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Tuesday, November 16, 2010

NBC's Thursday Night Shake-Up

If it’s not an old TV truism that the less interesting the shows on the network, the more interesting the behind-the-scenes developments at the network, well, it should be. Despite consistent last place finishes throughout the work-week (they do win Sunday nights with football) NBC is by far the most fascinating network in terms of corporate restructuring and personnel decisions. As the last place network they are forced to do things other networks won’t, and as a cash-strapped entity desperate to look profitable to their incoming corporate overlords, they have to keep their low-rated critical darlings on the air when the numbers say cancellation is in order.

The Peacock’s latest gambit is an extensive re-scheduling of nearly its entire prime-time lineup for after the New Year. Some changes are being forced upon them. (They don’t play football year round, so The Marriage Ref and a two-hour Celebrity Apprentice take its place. I’m sure they’ll pull in the same numbers as Cowboys-Packers.) Others are more experimental, such as pulling The Event for a few months, and sliding Parenthood and the two Law & Orders earlier in the week. But the most interesting tactical shift comes on Thursday night, the former home of Must See TV and current domicile of The Office and Three Shows that Narrowly Beat the CW.

Despite being burned, and scarred, by the failure of Jay Leno’s 10pm show, the network is giving comedy another shot in the crucial pre-local news hour. This time, they’re hoping that the presence of actual humor (if only until 10:30) will make the difference. 30 Rock is moving to 10pm, followed by Outsourced at 10:30. For its trouble, 30 Rock has been given an early pick-up for next season, presumably to quell fears that a disastrous dip in ratings would result in cancellation. Outsourced will be tested by the move, as it will no longer have the cushion of The Office’s relatively high (for NBC) ratings.

Moving into 30 Rock’s 8:30pm slot is a new show named Perfect Couples. The show stars Olivia Munn and is about three couples trying to figure out what makes for a successful relationship. It sounds rather ordinary to me, and its slot following Community may mean NBC isn’t terrifically confident in it either.

Saving the best news for last, Parks and Recreation takes over for Outsourced at 9:30pm. This is the slot the show was intended to have when it was first conceived as an Office-lite. The show’s ratings were abysmal at 8:30, leading it to be shelved until midseason, and it seems unlikely that it will do any better at holding The Office’s audience than Outsourced did, but it’s great just to have it back on TV.

The best news for all of these shows is that NBC is so cash-strapped it can’t afford to produce as many new pilots as the rest of the networks, so ratings would have to be especially dire to merit cancellation. That said, there are some clear winners and losers in the new lineup. Community, Perfect Couples, and Outsourced are all going to struggle. Community is a poor 8pm anchor, especially going up against CBS’ Big Bang Theory, and it is difficult to see people changing to NBC in order to give Perfect Couples a chance. Meanwhile, Outsourced and 30 Rock would seem to share very little, audience-wise, and with the 10pm hour continuing to be a cable-network/DVR zone, the new comedy is likely to suffer without the consideration given to 30 Rock in the form of an early pickup.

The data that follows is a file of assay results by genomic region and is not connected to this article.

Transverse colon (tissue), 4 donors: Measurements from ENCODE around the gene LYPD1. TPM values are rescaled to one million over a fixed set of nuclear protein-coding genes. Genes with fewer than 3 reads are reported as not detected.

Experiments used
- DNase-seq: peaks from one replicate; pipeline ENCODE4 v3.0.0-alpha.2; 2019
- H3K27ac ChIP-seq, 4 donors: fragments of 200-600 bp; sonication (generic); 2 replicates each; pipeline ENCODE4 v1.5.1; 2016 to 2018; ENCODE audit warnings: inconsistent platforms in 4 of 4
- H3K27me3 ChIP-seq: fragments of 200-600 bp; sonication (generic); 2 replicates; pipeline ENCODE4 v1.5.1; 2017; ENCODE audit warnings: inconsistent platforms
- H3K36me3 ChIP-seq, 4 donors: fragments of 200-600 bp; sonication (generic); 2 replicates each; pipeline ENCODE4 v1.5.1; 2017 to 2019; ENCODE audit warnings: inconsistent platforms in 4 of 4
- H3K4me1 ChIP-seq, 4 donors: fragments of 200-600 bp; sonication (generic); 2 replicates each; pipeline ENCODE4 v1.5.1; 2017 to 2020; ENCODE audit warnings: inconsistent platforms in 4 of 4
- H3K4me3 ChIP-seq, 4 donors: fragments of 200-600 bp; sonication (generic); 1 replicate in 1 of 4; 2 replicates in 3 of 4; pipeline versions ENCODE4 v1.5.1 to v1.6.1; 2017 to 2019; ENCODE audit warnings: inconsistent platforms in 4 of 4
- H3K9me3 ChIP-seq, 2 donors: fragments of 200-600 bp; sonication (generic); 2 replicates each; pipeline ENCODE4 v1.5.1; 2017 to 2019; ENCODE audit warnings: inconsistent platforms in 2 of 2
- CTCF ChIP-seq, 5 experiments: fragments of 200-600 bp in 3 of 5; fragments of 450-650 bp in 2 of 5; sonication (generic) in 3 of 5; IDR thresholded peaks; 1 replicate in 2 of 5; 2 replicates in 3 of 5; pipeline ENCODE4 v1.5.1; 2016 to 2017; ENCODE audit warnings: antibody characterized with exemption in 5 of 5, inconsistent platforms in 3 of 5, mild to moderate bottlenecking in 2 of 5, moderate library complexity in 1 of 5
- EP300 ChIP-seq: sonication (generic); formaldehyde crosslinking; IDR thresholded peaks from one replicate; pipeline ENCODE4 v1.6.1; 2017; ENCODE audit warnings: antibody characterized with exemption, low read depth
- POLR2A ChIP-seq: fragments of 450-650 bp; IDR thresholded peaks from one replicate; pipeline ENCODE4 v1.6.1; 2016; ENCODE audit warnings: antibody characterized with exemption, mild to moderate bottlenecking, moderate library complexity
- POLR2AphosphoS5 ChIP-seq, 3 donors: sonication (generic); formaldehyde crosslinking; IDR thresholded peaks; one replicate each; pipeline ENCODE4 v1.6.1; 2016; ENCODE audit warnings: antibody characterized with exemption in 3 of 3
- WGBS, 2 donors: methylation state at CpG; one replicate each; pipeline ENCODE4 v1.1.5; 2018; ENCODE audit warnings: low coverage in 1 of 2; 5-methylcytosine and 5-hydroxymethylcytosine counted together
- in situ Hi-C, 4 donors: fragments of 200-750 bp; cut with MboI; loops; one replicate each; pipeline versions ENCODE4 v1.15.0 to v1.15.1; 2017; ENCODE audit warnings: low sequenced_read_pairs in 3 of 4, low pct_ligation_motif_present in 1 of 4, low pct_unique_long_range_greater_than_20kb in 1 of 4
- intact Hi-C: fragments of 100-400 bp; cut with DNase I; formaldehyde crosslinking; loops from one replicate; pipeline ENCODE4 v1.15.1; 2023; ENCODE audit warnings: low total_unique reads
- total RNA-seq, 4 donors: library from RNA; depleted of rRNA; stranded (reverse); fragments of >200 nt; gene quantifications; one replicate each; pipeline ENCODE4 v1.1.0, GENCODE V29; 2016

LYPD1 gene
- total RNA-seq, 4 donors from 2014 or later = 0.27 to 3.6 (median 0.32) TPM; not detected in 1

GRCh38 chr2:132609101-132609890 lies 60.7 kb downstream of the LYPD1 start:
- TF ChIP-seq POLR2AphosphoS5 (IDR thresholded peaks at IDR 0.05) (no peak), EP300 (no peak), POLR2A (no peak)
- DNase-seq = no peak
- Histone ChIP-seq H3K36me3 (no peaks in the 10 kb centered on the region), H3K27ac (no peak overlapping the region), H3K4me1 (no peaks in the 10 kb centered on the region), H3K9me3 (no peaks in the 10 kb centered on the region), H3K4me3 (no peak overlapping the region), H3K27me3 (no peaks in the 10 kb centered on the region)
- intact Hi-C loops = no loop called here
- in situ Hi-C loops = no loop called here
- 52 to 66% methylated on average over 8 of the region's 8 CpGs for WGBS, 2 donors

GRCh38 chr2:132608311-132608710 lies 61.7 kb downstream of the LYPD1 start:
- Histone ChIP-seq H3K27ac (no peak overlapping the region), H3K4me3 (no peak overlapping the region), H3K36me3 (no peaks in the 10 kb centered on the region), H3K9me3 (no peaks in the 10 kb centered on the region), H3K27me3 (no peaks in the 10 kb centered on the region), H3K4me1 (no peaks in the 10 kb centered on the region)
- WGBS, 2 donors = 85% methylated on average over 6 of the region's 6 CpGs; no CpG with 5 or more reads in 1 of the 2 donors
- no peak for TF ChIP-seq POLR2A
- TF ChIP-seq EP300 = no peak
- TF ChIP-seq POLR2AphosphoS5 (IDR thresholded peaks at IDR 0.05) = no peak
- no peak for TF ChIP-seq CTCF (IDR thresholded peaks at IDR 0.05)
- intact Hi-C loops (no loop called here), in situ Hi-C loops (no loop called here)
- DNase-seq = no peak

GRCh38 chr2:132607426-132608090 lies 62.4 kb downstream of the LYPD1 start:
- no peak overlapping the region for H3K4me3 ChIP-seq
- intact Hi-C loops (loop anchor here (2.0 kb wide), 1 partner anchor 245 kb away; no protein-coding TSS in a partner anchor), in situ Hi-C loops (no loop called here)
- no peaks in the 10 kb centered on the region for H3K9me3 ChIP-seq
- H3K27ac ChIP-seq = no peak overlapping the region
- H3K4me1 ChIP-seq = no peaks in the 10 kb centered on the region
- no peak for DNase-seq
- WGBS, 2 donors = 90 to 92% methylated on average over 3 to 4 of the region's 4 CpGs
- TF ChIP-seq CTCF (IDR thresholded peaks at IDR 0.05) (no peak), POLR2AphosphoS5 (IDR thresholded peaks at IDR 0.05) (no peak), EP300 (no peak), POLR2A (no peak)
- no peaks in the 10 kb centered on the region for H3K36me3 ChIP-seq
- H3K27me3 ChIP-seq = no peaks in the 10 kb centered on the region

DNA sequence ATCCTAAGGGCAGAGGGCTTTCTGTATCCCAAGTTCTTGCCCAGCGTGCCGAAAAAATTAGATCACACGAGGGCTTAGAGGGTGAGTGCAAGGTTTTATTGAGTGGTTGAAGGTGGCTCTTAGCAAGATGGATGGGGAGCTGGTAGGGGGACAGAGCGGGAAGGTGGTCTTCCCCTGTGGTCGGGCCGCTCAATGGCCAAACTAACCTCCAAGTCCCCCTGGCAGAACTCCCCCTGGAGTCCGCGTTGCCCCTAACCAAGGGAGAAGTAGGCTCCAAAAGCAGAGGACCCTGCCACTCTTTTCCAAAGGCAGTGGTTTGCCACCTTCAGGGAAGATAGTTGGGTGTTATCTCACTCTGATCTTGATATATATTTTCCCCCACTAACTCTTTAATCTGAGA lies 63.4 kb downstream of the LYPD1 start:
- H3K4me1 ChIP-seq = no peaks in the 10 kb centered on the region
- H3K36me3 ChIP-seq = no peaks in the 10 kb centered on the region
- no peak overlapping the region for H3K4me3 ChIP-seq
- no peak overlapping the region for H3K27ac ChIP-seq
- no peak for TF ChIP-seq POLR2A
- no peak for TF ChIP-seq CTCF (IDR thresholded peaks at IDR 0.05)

As for winners, obviously 30 Rock and its fans should be ecstatic that it will be back for 2011-2012 as any show with its ratings is endangered. The Office neither gains or loses anything by the moves, but they do reinforce the idea that the show is one of NBC’s disarmingly few bellwethers and is unlikely to be removed even with the departure of its lead. The biggest winner is of course Parks and Rec, which will get much higher ratings at 9:30 than it did an hour earlier, even if it does lose a lot of its lead-in.

NBC comes off as, to use one of its own titles, The Biggest Loser. Looking at the entirety of its lineup shifts, it’s clear that they have little idea what they are doing, and little faith in their ability to attract larger audiences. They actually seem to be conceding quite a few nights of the week, hamstrung by their need to save money. There is no way The Marriage Ref, Celebrity Apprentice, and The Biggest Loser should eat up so much of their schedule. The last is the most egregious example. Tuesday night is a big night of TV watching, with NCIS, Glee, and The Good Wife commanding large blocks of viewers, but NBC wastes two hours hoping America wants to watch fat people jiggle. But, as long as its failures allow Community and Parks and Rec to stay on the air, that’s all right with me.

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